These Anatomically Correct Vagina Underwear Leave Nothing (Really, NOTHING) To The Imagination

Revealing lingerie is pretty commonplace in today's shopping culture. I mean, sometimes I even feel uncomfortable walking past a Victoria's Secret store. What? 10-foot-tall photos of supermodels in next to nothing don't occasionally intimidate you too? Right. Beth Haswell, an 18-year-old high school student from England, had a slightly different concept in mind in terms of revealing lingerie when it came to a final project for school. Haswell created a pair of anatomically correct underwear (and matching bra) that describe well...everything that's going on underneath.

But this anatomically correct lingerie set wasn't made for sexiness (are you shocked?), or even for simply the added convenience of having a pair of underwear that helps you remember where your fallopian tubes are located in relation to your uterus. No, Haswell made the pieces as part of an art project, which is titled "Why Are You So Afraid Of Your Own Anatomy?" Pretty straight forward.

As BuzzFeed pointed out, the Twittersphere is full of opinions on said "vagina pants," and, let's be honest — who is really surprised? It's Twitter, and if anything is going to create a buzz, it's a pair of underwear with an anatomical vagina design. Because, you know, it's not like there's really many other significant things happening in the world these days.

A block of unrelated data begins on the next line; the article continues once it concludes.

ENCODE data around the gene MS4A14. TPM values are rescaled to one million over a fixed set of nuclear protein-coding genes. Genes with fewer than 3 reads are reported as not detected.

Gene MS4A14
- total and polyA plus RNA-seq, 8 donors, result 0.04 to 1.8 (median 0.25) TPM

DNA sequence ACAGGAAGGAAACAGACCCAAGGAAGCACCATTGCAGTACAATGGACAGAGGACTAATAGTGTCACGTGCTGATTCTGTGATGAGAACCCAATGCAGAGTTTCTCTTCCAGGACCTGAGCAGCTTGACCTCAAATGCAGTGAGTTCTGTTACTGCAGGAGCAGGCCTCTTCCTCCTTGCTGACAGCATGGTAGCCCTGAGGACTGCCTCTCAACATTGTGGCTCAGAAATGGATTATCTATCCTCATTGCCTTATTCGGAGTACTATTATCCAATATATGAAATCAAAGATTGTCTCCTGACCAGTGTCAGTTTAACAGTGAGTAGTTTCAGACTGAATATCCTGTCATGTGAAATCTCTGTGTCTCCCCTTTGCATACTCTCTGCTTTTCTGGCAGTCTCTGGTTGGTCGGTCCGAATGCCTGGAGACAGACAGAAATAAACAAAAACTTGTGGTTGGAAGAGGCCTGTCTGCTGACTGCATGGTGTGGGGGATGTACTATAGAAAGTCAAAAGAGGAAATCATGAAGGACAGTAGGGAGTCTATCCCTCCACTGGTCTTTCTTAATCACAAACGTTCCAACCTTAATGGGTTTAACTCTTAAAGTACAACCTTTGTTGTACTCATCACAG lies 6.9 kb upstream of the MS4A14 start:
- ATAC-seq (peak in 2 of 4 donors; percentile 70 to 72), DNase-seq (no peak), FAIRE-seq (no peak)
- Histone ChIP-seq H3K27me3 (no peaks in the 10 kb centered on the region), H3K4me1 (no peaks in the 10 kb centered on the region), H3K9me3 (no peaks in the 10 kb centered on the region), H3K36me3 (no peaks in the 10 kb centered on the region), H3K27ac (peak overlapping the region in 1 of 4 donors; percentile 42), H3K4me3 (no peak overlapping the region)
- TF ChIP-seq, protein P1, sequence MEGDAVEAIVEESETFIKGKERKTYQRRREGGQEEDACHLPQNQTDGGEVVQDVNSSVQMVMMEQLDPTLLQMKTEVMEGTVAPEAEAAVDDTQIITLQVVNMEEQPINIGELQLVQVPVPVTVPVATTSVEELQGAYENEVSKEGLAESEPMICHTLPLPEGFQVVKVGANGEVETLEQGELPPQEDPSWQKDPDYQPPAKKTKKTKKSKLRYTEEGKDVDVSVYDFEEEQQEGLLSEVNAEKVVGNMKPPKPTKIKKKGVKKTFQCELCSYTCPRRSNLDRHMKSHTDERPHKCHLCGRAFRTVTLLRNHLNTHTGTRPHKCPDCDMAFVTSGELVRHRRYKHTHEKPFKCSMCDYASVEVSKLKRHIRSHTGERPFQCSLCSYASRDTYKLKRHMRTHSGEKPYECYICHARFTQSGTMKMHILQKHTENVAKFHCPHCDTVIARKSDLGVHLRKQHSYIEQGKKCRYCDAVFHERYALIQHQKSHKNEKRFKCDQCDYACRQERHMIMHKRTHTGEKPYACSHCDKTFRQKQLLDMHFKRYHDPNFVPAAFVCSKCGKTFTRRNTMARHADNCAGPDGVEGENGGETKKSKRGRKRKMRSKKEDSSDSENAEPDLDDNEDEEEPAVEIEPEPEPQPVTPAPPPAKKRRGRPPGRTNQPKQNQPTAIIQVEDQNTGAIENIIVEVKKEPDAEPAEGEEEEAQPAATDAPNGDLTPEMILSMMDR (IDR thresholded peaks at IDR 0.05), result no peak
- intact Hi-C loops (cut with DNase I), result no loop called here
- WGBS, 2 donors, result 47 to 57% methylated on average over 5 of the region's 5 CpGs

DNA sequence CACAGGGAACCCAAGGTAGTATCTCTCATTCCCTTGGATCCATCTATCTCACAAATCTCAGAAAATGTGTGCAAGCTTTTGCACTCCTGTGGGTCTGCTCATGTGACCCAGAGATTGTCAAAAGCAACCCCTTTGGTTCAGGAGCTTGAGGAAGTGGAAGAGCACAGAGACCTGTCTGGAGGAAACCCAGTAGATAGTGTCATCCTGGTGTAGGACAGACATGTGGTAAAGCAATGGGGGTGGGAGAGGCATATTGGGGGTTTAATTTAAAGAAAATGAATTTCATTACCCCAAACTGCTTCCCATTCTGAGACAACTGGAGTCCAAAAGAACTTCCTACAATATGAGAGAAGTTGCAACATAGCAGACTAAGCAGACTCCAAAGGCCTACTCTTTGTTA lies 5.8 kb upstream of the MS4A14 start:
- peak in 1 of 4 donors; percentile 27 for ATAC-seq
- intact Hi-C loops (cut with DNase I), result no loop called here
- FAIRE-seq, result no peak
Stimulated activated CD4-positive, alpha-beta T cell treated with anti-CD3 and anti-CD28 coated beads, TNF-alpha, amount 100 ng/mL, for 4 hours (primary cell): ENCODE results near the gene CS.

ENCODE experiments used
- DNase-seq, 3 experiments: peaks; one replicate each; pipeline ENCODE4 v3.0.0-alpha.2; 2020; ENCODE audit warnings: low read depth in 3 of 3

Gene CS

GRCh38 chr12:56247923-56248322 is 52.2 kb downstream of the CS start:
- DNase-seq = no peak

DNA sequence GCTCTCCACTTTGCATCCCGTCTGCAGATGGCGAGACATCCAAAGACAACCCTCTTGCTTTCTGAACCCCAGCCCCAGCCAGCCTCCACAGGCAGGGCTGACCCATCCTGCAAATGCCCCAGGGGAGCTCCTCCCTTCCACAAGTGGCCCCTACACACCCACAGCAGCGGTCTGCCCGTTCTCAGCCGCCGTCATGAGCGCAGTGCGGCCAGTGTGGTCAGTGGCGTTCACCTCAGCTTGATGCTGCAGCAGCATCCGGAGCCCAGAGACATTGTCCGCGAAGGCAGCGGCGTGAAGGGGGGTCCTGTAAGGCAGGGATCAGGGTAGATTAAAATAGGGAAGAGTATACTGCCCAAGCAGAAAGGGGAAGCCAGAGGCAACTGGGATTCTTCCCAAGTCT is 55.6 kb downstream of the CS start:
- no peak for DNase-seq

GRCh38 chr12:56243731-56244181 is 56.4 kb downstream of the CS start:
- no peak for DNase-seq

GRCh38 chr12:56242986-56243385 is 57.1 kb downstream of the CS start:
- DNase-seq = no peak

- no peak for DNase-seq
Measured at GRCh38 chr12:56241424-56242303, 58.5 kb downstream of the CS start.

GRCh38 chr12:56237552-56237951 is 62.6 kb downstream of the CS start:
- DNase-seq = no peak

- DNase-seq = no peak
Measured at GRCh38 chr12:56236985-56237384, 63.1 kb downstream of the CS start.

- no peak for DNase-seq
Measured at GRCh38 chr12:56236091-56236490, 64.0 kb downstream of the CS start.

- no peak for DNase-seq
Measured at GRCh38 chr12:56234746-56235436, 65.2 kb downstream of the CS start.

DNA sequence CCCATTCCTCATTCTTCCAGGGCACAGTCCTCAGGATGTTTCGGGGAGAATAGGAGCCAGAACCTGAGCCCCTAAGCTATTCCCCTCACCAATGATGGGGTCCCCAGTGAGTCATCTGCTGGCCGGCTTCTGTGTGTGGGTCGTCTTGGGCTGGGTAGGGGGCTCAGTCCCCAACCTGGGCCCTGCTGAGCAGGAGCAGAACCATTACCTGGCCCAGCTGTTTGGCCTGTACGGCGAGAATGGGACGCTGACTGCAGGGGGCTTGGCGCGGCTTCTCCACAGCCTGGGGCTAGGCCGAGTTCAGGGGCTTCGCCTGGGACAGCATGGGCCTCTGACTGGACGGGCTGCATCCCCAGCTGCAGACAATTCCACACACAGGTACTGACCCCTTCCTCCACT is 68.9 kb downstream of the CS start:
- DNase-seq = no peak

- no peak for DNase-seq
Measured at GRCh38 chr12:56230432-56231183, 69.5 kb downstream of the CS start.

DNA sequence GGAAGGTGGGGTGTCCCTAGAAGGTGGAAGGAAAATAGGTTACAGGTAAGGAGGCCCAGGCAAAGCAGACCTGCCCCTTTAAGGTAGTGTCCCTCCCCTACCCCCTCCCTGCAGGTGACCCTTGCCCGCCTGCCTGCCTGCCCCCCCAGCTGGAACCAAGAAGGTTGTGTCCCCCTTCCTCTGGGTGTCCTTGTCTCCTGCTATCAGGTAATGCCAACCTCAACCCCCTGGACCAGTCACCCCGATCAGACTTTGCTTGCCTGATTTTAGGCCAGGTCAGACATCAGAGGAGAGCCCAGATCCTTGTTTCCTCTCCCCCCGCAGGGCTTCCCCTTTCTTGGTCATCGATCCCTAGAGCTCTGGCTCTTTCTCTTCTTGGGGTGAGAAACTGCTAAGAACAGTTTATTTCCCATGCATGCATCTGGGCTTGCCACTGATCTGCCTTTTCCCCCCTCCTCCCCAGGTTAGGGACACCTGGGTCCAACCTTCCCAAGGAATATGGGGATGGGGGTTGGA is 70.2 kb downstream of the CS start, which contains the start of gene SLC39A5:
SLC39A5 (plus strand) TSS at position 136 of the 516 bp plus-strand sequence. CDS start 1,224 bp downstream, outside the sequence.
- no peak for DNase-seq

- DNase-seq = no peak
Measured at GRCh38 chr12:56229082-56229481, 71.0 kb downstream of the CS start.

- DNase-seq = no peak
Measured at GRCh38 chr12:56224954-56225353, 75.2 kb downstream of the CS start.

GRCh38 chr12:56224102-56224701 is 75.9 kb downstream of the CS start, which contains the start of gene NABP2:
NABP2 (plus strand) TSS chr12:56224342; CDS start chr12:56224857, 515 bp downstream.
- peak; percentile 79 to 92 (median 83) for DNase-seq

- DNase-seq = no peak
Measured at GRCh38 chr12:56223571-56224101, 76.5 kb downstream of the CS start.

I mean, for all those times that we wonder, "what, WHERE are my ovaries?" there is suddenly an answer...or at least a general direction to point toward. And if you are actually afraid of all that complicated anatomy (I don't doubt that some women are...there's a lot going on there), well...perhaps it's time to overcome your fears by facing reality, and taking a refresher course in high school anatomy. Except this time instead of a text's underwear. Makes sense. I guess.

Ok, so, as of now - there's nowhere you can actually buy these bad boys. Haswell says she only created them for the art project, but if you love her work, or art that centers around women/feminism in general – her art group, Clandestine Collective, has an Instagram and Twitter you can follow and learn/see more.